large access deficit for the entrant and eventual eviction from the market. Unless
entrants can quickly build a large network they are unlikely to remain in the market. This
implies that in reality where price discrimination is practiced it may well be necessary to
regulate access prices until the networks are of a similar size.

Whether the firm is vertically integrated or not, competition has usually been introduced
in the presence of the former monopolist as incumbent. How, then, might a competitive
fringe behave? Caillaud (1991) analyzes the optimal regulation of a dominant firm facing
Bertrand competition from a fringe of competitive firms which are not regulated. He finds
that the fringe will potentially produce more efficiently than the regulated firm, and its
presence reduces the asymmetry in cost information when the fringe's costs are
correlated with the incumbent.

Taylor and Weisman (1996) discuss an incentive contract proposed for regulating
Canadian Radio-Television and Telecommunications. The contract is designed to avoid
some of the problems of price cap regulation discussed in this chapter. They consider
the introduction of a yardstick means of sharing productivity gains. Where the firm's
productivity is higher than industry productivity, the firm is allowed to keep some
specified proportion of this increase in the form of a proportionately higher revenue
constraint. The new contract also incentivizes increasing the quality of service through
comparison with the last period's quality, and through managing the weights may provide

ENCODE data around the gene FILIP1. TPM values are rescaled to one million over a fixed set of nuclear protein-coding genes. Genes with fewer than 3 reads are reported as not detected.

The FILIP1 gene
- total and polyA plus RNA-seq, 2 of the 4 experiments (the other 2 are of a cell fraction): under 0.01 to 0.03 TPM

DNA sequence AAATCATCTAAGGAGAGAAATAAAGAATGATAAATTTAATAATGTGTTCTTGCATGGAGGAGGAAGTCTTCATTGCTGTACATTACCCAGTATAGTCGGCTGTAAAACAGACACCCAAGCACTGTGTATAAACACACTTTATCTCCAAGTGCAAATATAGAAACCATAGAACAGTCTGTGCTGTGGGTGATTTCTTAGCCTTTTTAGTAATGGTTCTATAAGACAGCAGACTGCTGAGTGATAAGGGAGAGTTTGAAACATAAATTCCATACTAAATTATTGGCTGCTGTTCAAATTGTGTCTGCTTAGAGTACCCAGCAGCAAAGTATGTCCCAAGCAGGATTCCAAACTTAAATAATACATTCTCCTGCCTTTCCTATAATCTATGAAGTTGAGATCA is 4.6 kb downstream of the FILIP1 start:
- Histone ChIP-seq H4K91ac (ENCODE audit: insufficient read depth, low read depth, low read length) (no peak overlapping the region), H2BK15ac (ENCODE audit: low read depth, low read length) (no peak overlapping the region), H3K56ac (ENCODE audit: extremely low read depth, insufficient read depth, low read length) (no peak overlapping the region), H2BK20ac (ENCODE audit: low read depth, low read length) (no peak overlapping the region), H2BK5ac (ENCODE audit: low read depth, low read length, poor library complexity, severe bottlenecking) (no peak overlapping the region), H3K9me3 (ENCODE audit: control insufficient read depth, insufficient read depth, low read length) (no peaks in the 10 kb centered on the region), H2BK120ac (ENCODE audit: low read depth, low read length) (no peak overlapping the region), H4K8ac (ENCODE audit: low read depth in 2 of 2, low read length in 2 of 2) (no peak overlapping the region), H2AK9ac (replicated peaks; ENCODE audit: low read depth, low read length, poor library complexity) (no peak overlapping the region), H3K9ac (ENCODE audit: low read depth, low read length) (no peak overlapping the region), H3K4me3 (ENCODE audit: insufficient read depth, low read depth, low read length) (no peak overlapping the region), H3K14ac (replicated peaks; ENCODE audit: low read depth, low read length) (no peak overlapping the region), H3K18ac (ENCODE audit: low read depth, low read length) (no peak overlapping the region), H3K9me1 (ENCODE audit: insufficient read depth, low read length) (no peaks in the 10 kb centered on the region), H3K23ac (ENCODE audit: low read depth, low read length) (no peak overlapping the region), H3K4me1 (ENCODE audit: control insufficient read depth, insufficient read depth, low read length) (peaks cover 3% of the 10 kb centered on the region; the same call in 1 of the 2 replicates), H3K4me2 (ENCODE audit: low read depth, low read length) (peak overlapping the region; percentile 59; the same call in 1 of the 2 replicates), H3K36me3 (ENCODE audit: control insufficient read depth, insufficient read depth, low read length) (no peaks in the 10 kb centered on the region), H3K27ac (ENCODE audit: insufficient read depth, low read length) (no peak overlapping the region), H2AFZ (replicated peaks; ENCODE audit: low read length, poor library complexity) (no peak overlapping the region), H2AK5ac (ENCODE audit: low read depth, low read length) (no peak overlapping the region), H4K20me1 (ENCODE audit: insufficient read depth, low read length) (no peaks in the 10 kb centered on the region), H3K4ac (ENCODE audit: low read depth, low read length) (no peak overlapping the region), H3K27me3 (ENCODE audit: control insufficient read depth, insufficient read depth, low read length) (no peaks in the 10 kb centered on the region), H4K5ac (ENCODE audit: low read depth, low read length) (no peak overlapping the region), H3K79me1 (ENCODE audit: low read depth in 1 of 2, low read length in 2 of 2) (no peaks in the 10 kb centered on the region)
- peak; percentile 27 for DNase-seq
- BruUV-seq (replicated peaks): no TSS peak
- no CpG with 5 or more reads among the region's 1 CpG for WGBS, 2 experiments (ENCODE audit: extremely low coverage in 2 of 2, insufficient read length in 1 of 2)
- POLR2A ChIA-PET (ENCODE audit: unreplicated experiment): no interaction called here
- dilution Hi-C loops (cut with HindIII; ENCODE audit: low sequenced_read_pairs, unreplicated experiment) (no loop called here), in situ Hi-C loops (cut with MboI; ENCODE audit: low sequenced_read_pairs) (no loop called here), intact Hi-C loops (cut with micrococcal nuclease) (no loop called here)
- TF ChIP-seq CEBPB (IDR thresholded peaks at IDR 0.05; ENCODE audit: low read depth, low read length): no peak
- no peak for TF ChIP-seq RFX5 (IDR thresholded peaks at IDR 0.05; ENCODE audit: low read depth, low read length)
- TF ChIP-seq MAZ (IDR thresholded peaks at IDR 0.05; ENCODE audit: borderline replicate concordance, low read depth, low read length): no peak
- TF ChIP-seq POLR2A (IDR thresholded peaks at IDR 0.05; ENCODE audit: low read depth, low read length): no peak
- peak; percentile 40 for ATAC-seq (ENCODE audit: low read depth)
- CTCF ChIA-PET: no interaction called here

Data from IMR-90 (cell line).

an effective disincentive to manipulate quality. Lastly they explicitly adjust for the loss of
the incumbent's market share to entrants. Each service has a weight attached to it
dependent upon the incumbent's market power; as market power decreases the weight
of that service within the tariff basket falls, until eventually at some set level it is removed
[13]
altogether. The authors propose that the strategic manipulation of two-part tariffs
along the line of Sappington and Sibley (1992) will be welfare enhancing as long as
consumers may choose between the non-linear and original tariff. This type of incentive
contract illustrates the development of practice through a detailed contract specifying as
closely as possible the optimal price for the firm, while preserving the incentive structure
for cost reductions and efficiency savings.
4.4 Competition and distributive concerns

The issue of access deficit charges for social obligations raises more general questions
about the nature of these "utility" industries, which are likely to form part of a larger social
distribution policy. The "Universal Service Obligation" (USO) policy found in many
developed economies is based on the argument that each citizen has a right to clean
water, electricity, and other basic utilities, regardless of income or location. Consequently
many of the prices for goods in such monopoly industries do not fully reflect costs. One
example of this is in the gas industry's charges. In the United Kingdom, British Gas
traditionally charged the same amount for gas regardless of the level of costs their
service entailed. Those consumers whose costs of service are low (i.e. customers that
pay by direct debit) indirectly subsidized those with high costs of service (customers